Bloomberg News

Canada November International Securities Transactions (Text)

January 17, 2013

The following is the text of Canada’s international transactions report for November released by Statistics Canada.

Canadian investment in foreign securities strengthened to $7.8 billion in November, nearly all in US instruments. Meanwhile, foreign investment in Canadian securities slowed to $5.6 billion, mainly federal government debt instruments. Nevertheless, the average monthly foreign investment in Canadian securities still stands well above that of Canadian investment in foreign securities since 2009.

Canadians add US government bonds to their holdings

Acquisitions of foreign debt securities by Canadian investors expanded to $6.2 billion in November. This was the highest investment since March 2007 and the third consecutive monthly acquisition.

Activity in November was led by a $5.7 billion record purchase of US government bonds, mostly short-term instruments. This resulted in a net acquisition of US government bonds between January and November 2012, compared with a net divestment for the same period in 2011 when acquisitions were focused on equities.

The Canadian dollar traded above par against the US dollar for a fourth straight month in November, while the long-term interest rate differentials between Canada and United States remained relatively stable.

Canadian investment in foreign equities focuses on US stocks

Canadian investors added $1.6 billion of foreign equities to their portfolios in November, all in US shares. Acquisitions were led by demand from pension funds and followed a reduction in holdings of US equities in October. US stock prices edged up 0.3% in November, following a 2.0% decline in October.

Foreign investment in the Canadian debt market slows

Non-residents purchased $5.6 billion of Canadian debt securities in November, the lowest amount since July. Foreign investment in the Canadian money market was $3.8 billion, led by federal Treasury bills. There were also some acquisitions of private corporate paper.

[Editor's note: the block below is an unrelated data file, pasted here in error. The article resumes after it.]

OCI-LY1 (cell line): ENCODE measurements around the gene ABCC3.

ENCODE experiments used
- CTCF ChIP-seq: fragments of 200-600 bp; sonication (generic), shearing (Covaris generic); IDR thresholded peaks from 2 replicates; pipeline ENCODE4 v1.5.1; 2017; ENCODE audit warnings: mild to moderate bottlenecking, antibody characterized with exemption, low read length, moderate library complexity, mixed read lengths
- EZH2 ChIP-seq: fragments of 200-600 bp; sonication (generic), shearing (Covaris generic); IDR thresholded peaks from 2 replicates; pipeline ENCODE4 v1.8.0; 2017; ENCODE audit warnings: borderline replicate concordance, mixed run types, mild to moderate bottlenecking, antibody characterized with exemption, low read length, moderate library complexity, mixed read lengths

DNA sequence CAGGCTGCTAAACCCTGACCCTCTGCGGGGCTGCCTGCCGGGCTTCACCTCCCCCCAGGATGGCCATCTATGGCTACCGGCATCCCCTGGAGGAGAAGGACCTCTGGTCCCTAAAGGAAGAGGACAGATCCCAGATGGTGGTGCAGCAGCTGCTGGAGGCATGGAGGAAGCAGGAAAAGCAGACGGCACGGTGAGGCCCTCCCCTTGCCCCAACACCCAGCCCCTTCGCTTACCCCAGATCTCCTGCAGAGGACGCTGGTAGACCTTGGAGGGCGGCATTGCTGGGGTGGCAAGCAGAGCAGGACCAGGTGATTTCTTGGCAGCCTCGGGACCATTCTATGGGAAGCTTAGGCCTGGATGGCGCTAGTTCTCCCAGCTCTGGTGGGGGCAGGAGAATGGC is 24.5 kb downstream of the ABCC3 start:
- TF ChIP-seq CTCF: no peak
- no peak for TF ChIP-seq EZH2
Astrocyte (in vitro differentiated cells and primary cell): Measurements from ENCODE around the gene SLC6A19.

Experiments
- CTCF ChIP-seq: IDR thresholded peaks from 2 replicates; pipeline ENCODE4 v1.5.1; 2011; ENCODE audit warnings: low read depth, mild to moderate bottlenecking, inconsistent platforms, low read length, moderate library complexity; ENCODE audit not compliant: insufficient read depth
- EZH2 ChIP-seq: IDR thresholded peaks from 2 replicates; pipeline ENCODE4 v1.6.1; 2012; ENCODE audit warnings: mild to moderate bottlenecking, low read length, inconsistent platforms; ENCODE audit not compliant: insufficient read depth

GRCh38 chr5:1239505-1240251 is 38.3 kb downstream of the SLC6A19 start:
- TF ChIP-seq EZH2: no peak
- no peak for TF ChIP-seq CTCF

Foreign investment in Canadian bonds fell to $1.7 billion in November from $15.5 billion in October. Foreign acquisitions of federal bonds slowed for a second month to $2.0 billion, again focusing on short-term bonds. Foreign purchases of corporate bonds were reduced to $2.9 billion, split between federal government enterprise and private corporate bonds. Investments in Canadian bonds were further moderated by a $3.2 billion reduction in foreign holdings of provincial government bonds, mainly because of retirements of US dollar bonds.

Cross-border investment in Canadian shares down for a second straight month

Foreign investment in Canadian equities slowed for a second month, amounting to an inflow of $38 million in November. Canadian share prices declined for the first time since May. On a year-to-date basis, foreign acquisitions of Canadian equities on the secondary market have been reduced considerably, from $15.8 billion in 2011 to $2.2 billion in 2012.

Note to readers

The data series on international transactions in securities cover portfolio transactions in equity and investment fund shares, bonds and money market instruments for both Canadian and foreign issues.

Equity and investment fund shares include common and preferred equities as well as units/shares of investment funds.

Debt securities include bonds and money market instruments.

Bonds have an original term to maturity of more than one year.

Money market instruments have an original term to maturity of one year or less.

Government of Canada paper includes treasury bills and US- dollar Canada bills.

All values in this release are net transactions unless otherwise stated.

To contact the reporter on this story: Ilan Kolet in Ottawa at ikolet@bloomberg.net

To contact the editor responsible for this story: Marco Babic at mbabic@bloomberg.net


Hollywood Goes YouTube
LIMITED-TIME OFFER SUBSCRIBE NOW

(enter your email)
(enter up to 5 email addresses, separated by commas)

Max 250 characters

 
blog comments powered by Disqus